Many years ago, I was told a joke by an old local croonie: Geordie had a bad back and eventually went to visit his doctor. His doctor asked him 'George, can you walk?' to which Geordie replied 'work? a canna waak nivor mind work!' Now at this point, my local friends may be smiling, although to be fair they are far more likely to be groaning, whilst on the other hand, my southern friends (particularly those who live near The Fens) will be scratching their heads trying to see whats funny!
I've had to do a lot of waaking recently on account of um bongo being rather poorly. Poorly would be putting it mildly, less a tummy bug and more open heart surgery. This has therefore confined said vehicle to it's own sick bay for rather a long time. Now although I like the Bongo very much, sentiment goes out the window and in the cruel harsh world of cash, the only question worth asking was 'am I better off selling it for scrap?' Fortunately Mrs F agreed with me that we had no choice but to sort the problem and I put in a call to my Specialist Mechanic Consultant to go ahead with the operation.
So it is therefore that for the last 5 weeks, I've had to resort to 'shanks pony' in order to get from A to B. Living as we do at the top of a hill has meant that outward journeys have been, if not pleasurable then certainly not taxing. Trying to persuade Tigger and Biff to walk to school has not been too stressful although there have been mornings when I've threatened the Titian One that she would be walking (not waaking - you have to speak proper when you're trying to clearly convey a message with grave importance and impending consequences to your children!) thats right walking to school in her pyjamas unless she got a move on pronto. I thought the female species were able to muli task but this one breaks the mould, for she cannot possibly watch horrid henry whilst at the same time eating a cereal bar. Add to that the whole concept of brushing her hair or her teeth..........you get the picture. No, the walk TO school has not be the problem, it has been the return journey that has caused the issues.....or has it?
The usual scene on collection of children (on a good day) is for both of them to come bounding up to me and then promptly dump book bags, packed lunch carriers and swimming kits at my feet before proceeding to run off. I am willing to take some of the load - book bags - but the remainder will be redoposited on to said children by whatever means in takes, although I stop short of using a half nelson!....... imagine a bad day! So it was on day 1 without Bongo that I told them we would be walking home. To see the look on their faces followed by the protests, you'd think I'd asked them to go on a 20 mile yomp with the Paras carrying three times their body weight up and down Cheviot. It was a ridiculous and unprecedented reaction and it required of me - demanded even- to show proper parental control of the situation...........'How about I buy you both a donut?' I said. Immediately, the burden of impending journey appeared to lift to the extent that I was practically dragged with undue haste to low cost supermarket where my bribary would cost me the sum total of 46p - money well spent! Choose your battles as they say!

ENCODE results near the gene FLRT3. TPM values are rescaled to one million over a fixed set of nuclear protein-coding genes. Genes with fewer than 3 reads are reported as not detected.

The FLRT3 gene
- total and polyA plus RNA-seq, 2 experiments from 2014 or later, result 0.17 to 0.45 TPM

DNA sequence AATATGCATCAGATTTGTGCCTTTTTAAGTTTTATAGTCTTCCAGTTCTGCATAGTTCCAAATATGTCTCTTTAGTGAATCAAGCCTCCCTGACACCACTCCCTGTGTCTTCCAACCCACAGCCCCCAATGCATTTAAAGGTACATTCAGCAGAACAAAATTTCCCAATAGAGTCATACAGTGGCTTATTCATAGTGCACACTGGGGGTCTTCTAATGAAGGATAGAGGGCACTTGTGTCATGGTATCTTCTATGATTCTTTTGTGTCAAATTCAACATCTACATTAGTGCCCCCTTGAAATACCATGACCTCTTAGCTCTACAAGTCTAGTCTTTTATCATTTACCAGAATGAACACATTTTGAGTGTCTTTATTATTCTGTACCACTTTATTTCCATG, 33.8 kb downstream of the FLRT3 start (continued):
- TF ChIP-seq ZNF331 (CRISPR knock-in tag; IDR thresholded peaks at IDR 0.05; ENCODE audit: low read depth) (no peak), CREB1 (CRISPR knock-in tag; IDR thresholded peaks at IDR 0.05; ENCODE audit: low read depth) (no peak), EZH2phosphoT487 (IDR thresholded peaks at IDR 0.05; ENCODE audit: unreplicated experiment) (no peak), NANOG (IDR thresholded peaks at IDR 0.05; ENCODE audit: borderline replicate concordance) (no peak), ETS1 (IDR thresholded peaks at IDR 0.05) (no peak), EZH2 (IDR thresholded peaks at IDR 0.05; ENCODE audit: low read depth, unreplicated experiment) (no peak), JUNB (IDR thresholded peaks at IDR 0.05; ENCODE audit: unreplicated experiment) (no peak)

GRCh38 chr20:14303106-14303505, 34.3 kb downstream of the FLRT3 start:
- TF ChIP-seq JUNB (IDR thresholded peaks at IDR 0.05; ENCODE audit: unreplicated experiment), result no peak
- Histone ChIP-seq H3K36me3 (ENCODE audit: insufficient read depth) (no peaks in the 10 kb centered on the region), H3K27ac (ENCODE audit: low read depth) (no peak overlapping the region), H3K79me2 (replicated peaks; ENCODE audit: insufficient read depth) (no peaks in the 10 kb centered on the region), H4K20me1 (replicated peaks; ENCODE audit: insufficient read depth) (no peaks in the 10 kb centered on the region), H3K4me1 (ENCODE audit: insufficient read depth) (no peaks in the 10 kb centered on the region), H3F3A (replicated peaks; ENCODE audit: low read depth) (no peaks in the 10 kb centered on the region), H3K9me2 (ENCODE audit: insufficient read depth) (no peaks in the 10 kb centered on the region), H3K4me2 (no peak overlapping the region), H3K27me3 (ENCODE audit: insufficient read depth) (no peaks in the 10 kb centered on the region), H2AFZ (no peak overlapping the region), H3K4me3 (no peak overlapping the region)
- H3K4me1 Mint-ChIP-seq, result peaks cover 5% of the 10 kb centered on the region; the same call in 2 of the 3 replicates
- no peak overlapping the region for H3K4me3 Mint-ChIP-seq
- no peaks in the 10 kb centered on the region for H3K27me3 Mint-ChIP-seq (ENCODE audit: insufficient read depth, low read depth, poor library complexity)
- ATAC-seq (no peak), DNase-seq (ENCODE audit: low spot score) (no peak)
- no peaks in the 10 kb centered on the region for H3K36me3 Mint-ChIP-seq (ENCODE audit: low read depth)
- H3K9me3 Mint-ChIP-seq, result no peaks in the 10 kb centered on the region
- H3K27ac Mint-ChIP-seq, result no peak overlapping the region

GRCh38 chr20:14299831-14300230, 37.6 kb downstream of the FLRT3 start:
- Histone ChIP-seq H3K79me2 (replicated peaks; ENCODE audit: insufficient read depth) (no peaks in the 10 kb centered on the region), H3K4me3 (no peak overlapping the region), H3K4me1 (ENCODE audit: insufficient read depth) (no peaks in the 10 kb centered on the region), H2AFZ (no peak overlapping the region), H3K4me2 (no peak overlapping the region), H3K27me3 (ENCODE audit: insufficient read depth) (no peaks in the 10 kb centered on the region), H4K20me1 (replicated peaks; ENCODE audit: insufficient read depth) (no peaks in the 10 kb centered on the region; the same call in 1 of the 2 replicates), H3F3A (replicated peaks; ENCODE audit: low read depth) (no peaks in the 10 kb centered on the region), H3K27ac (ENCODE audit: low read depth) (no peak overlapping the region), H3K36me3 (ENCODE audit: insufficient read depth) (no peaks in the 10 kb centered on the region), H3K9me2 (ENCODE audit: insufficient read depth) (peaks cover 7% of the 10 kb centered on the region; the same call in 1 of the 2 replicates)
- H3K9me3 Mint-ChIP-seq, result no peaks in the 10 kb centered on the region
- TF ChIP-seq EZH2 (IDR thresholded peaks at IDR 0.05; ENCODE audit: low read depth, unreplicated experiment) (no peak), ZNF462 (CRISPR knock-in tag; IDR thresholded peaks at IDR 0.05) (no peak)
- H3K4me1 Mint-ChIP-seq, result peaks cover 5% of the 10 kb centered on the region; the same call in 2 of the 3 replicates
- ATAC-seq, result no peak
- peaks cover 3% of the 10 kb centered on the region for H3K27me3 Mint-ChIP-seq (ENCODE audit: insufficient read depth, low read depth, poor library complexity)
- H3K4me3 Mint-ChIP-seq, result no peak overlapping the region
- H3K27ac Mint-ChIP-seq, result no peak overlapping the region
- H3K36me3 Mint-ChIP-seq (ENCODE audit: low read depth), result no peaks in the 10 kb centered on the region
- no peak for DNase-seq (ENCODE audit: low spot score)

I don't remember much more about that journey home, but over the next few weeks some things came to light in a surprisingly good way. Yes, the journey home involved me putting my hand in my pocket to the tune of 46p on a regular basis but I worked out that this for the children was part of the journey home rather than refusing to walk another yard without due sustinence. Yes, I did at times feel a bit like a Sherpa carrying all the gear as the budding mountaineers strode out ahead but I enjoyed the good natured banter between them. Yes, there were times particularly with the 'why use 10 words when 100 is far more fun' little girl when she would protest that her little legs were struggling to cope but, there were also times when she opened up about something she did at school or the type of dog she would like to have ('only when I'm eleven mind Dad') and how she'd been told by Miss M that she did some great leaps in ballet. Even oldest child would quote his favourite line from Despicable Me 2 ('Hey Dad..........bottoms') before collapsing in laughter. All something and nothing stuff, and yet as I reflected, it was the walk that enabled this to happen in a very natural way. Both of them were arriving home for the most part in a far better frame of mind than when I pick them up in the Bongo and get them home a lot quicker. That's not to say that they are both sweetness and light on arriving home mind you; there is still the bickering over who sits in what chair and differences of opinion about what they will watch or do, but overall that journey home over the last few weeks has gone from a chore in my own mind to something I look forward to and, whilst they may not say it, I suspect the offspring also agree.
Will these lessons stay with me when beloved Bongo has recuperated? I hope so. It would be very easy to slip back into the old routine of filling the diary with more things on account of being able to get here and there quicker but at what expense? Would I have got to hear my daughter talking in animated terms about her day? Possibly, but would I have been in the right frame of mind to hear it? Maybe not.
I've benefitted from the walks - physically and emotionally. I'm also learning some spiritual lessons too - I think more when I walk, I pray more when I walk, I consider things with a far healthier frame of mind which have a positive impact on my decision making process, when I walk. Best of all, I don't feel guilty about building in more time to walk, I feel released. Even on dark days, I can still hear a whisper where God says 'come on Chris, how about you and I go for a wander' #itsgoodtowaak